Well, that's what I felt like saying when I saw this demonstration of an Aussie TV talk-show host, Karl Stevanovic, who made a failed attempt to tell an insipid joke to the Dalai Lama. Somebody found a delightful adjective to describe this TV guy: goofy. I know nothing about Karl's culture and credentials, but his behavior in front of the Dalai Lama was stupid, indeed vulgar. It's tactless to tell a silly joke in the presence of, and about, a distinguished visitor from a different social community, particularly when that joke uses Down Under vernacular.
The supposedly hilarious theme of the joke (which to me, a native speaker of Australian English, isn't the least bit funny) is the idea of the Dalai Lama saying to a pizza man: "Make me one with everything." Already, in a genuine pizza context (with which the Dalai Lama may or may not be familiar), this vague "with everything" request would be stupid. Pizzas come in countless varieties. In Australia, you can even find so-called gourmet pizzas with kangaroo and crocodile meat. The uninspired creator of the silly joke was thinking rather of a takeout (takeaway) hamburger or meat pie situation in which the purchaser can request extra sauces or vegetables such as fried onions or mashed potatoes. In that narrow context, the "with everything" request might be meaningful, indicating that all the extras are to be included. Years ago, I got into the habit of making that kind of request in the Rue des Rosiers in Paris, where I used to buy Israeli-style falafels.
From a religious viewpoint, it's not at all certain that the Dalai Lama would ever imagine the idea of praying to a divinity and including a naive request: "Make me one with everything." To my mind, that doesn't sound like Dalai Lama talk, more like Aussie media talk.
If I'd been in the position of the goofy TV guy, and felt an urgent need to tell the Dalai Lama an Aussie joke, I would have chosen my pie story.
Back in the 1950s and 1960s, when Australia had a huge intake of immigrant laborers for massive civil-engineering projects, many of these so-called "New Australians" spoke little English. In the case of Luigi, from Sicily, his English was so poor that he was ill-at-ease about entering a shop to buy something to eat. Fortunately, his compatriot Aldo was able to help Luigi by teaching him how to say "apple pie".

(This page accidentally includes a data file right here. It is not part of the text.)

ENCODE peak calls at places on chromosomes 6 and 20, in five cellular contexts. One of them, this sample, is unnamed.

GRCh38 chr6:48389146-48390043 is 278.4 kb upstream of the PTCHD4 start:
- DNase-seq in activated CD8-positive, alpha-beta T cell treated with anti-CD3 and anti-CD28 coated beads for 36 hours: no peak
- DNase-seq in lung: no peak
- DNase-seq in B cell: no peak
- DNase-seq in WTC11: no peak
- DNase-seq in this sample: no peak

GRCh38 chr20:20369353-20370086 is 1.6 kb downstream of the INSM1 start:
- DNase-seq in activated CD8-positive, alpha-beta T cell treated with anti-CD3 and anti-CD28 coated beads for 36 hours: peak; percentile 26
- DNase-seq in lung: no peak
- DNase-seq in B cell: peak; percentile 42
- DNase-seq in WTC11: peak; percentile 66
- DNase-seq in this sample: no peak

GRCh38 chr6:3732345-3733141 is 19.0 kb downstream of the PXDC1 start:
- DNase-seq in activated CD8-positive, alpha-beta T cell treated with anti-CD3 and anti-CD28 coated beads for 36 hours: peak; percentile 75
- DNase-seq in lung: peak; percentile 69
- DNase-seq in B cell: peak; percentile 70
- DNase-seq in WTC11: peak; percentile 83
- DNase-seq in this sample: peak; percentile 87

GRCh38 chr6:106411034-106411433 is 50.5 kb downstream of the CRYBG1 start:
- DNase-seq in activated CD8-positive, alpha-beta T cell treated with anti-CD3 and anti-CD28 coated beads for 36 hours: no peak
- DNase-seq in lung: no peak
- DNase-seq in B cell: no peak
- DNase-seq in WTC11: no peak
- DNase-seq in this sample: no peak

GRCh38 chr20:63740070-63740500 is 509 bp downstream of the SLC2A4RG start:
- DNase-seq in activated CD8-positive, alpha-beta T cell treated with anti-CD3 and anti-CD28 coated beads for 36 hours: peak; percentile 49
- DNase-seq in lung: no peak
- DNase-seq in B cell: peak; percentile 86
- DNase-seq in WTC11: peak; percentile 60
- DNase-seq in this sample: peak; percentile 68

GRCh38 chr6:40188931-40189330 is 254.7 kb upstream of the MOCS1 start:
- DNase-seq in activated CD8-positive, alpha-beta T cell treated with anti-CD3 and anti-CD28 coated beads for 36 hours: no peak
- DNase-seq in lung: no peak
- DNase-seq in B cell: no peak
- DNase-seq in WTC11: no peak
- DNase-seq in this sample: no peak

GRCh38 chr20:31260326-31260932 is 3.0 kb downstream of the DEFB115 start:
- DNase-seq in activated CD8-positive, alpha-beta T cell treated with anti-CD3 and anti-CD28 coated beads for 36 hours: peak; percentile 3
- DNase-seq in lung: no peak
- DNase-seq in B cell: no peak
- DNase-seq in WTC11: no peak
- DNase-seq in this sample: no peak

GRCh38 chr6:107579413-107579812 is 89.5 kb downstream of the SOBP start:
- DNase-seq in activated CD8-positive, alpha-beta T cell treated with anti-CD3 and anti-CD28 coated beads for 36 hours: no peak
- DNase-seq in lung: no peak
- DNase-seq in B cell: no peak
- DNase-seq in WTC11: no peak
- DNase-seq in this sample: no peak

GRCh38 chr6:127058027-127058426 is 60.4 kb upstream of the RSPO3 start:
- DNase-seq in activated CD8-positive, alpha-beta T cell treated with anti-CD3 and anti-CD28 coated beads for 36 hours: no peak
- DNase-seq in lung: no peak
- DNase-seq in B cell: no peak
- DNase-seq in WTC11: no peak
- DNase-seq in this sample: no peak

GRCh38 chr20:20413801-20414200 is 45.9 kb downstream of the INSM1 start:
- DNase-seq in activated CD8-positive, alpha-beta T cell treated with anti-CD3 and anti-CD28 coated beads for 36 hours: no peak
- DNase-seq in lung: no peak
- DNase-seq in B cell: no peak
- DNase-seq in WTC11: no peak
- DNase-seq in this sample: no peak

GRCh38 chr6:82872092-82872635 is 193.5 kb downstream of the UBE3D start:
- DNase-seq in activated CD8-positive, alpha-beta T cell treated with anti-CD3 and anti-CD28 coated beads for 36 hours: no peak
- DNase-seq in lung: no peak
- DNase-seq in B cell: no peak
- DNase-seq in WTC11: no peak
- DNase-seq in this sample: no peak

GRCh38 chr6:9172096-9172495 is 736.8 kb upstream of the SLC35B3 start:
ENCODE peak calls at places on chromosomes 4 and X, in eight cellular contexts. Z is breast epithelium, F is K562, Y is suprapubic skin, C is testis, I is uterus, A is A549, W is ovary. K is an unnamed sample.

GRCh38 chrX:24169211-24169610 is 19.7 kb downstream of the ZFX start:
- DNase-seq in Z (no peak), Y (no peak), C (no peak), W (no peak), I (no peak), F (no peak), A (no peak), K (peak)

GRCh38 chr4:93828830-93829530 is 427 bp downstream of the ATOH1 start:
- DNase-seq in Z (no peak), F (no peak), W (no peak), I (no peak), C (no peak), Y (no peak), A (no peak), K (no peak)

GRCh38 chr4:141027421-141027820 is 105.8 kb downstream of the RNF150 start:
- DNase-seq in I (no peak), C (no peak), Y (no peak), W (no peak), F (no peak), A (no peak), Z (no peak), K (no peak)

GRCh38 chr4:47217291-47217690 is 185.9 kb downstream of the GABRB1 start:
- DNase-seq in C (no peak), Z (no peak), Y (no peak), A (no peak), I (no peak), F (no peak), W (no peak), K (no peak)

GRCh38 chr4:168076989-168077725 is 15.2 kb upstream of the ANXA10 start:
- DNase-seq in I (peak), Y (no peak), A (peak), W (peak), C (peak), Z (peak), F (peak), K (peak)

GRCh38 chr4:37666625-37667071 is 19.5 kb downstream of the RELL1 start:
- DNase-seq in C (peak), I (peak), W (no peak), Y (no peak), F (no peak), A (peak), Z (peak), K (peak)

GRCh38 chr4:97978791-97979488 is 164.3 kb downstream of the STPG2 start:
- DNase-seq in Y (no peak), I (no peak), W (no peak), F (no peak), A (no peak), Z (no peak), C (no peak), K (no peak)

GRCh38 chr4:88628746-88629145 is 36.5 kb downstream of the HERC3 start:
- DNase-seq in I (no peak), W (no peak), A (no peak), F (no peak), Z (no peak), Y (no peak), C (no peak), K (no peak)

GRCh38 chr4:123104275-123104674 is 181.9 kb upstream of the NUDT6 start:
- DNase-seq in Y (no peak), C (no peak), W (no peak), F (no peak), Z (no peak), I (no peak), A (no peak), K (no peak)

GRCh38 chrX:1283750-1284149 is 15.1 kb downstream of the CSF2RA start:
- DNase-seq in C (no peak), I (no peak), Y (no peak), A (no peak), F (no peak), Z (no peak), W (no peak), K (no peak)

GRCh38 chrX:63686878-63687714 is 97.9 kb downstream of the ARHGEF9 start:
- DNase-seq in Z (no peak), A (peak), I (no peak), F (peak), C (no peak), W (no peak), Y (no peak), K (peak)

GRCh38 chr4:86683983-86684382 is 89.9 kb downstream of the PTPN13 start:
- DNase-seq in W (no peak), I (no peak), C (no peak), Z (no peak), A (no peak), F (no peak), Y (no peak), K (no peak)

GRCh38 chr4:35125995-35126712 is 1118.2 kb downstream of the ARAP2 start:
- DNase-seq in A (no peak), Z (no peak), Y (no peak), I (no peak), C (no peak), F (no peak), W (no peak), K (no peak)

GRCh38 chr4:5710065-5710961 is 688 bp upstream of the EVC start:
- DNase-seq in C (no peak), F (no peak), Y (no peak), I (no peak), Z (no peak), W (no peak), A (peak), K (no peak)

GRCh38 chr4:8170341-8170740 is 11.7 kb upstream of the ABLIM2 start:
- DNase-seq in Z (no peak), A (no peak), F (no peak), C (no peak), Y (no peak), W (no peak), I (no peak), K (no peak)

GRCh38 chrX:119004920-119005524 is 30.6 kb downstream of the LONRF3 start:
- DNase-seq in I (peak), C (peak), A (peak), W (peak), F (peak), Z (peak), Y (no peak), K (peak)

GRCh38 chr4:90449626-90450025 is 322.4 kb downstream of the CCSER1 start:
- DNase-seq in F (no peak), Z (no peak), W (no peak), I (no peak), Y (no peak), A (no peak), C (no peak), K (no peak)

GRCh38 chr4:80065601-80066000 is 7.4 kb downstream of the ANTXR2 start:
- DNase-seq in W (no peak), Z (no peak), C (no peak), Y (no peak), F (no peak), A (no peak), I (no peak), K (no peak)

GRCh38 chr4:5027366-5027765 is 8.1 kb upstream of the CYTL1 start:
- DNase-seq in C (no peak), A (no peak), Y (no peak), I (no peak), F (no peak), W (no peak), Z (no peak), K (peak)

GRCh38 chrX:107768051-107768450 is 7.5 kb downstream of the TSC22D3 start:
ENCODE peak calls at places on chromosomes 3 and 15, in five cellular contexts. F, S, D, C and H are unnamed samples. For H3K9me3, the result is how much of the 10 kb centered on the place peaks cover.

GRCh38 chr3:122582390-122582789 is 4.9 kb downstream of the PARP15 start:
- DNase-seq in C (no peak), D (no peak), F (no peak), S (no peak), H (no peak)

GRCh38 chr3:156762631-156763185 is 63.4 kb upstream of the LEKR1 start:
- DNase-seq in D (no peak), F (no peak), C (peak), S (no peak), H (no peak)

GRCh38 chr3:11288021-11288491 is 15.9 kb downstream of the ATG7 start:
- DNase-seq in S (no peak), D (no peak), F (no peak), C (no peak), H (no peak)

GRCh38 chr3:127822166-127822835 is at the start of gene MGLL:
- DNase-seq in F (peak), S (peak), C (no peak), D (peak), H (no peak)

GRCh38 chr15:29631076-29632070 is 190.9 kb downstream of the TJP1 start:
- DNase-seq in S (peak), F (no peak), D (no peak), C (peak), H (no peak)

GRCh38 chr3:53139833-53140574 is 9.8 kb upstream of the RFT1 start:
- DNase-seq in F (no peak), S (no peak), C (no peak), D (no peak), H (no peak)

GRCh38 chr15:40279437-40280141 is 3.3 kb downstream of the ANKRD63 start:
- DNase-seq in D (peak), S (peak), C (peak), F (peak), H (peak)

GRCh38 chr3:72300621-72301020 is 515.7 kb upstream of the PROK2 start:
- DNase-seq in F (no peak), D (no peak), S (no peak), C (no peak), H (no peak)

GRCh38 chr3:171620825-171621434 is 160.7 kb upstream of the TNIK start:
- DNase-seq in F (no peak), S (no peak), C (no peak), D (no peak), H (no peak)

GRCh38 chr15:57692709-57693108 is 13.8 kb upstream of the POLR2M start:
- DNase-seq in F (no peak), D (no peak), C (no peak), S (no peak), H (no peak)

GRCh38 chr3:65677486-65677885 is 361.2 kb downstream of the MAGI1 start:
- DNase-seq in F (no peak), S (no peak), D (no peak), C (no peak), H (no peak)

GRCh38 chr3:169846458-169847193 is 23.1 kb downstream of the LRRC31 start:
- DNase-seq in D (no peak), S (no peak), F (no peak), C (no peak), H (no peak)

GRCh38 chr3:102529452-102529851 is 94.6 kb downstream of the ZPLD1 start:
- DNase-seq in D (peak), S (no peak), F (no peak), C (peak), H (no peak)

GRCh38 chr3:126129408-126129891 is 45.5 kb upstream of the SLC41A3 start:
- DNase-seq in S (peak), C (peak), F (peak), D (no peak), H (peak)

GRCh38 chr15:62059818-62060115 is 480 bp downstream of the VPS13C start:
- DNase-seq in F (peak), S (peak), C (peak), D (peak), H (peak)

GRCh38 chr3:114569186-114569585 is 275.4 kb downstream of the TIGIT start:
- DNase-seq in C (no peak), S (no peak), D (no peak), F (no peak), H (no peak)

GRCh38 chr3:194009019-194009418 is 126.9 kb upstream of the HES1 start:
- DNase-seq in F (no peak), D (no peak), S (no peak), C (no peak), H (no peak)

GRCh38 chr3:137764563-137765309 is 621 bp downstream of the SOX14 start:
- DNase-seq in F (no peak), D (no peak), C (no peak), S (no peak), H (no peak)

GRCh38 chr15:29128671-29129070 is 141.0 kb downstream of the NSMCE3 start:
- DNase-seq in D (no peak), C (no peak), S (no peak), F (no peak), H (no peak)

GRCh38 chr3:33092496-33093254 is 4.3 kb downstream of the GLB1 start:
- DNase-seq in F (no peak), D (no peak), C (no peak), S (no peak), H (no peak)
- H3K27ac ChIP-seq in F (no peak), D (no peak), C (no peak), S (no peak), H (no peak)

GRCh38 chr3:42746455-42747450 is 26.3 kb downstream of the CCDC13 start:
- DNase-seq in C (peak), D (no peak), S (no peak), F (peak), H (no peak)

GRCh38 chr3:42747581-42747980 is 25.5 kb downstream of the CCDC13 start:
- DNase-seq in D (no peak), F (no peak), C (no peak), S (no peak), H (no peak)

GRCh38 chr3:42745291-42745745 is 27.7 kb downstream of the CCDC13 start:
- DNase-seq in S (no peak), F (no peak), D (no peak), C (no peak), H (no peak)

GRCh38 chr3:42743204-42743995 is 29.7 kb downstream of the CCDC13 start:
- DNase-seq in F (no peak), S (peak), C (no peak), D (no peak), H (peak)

[Part of the funniness of this joke, when told aloud in an Aussie pub setting, stems from Luigi's awkward pronunciation of this expression: "ah-pull pah-ee".]
In the beginning, Luigi was thrilled to be able to step into shops and ask for an "ah-pull pah-ee". But soon he was fed up with dining exclusively, for days on end, on apple pies. So, he asked Aldo to teach him another expression. Aldo told him how to say "meat pie"… which Luigi pronounced quaintly as "mit pah-ee". So, Luigi stepped confidently into a shop in the hope of obtaining a meat pie. But the reactions of the shop lady were unexpected…
[This is the part of my joke that links up with the incident concerning the goofy guy's joke. In the case of my joke, I would have to explain to the Dalai Lama a trivial Aussie habit. Some people eat their meat pies daubed with tomato ketchup, whereas others prefer their pies without this sauce. So the person selling a meat pie would ask the client to indicate his/her preference. Now, this was such a familiar aspect of the Australian meat pie situation that the sales person would often simply ask: "With or without?"]
SHOP LADY: "With or without, love?"
LUIGI (not understanding the lady's question): "Mit pah-ee."
SHOP LADY: "Yeah, I understood you, love. But with or without?"
LUIGI (totally baffled, repeats his request): "Mit pah-ee."
SHOP LADY (annoyed): "Jeez, would you mind telling me, with or without?"
LUIGI: "Ah-pull pah-ee".
I authorize Karl Stevanovic, if he so desires, to try out my pie joke on the pope, when he next visits Australia.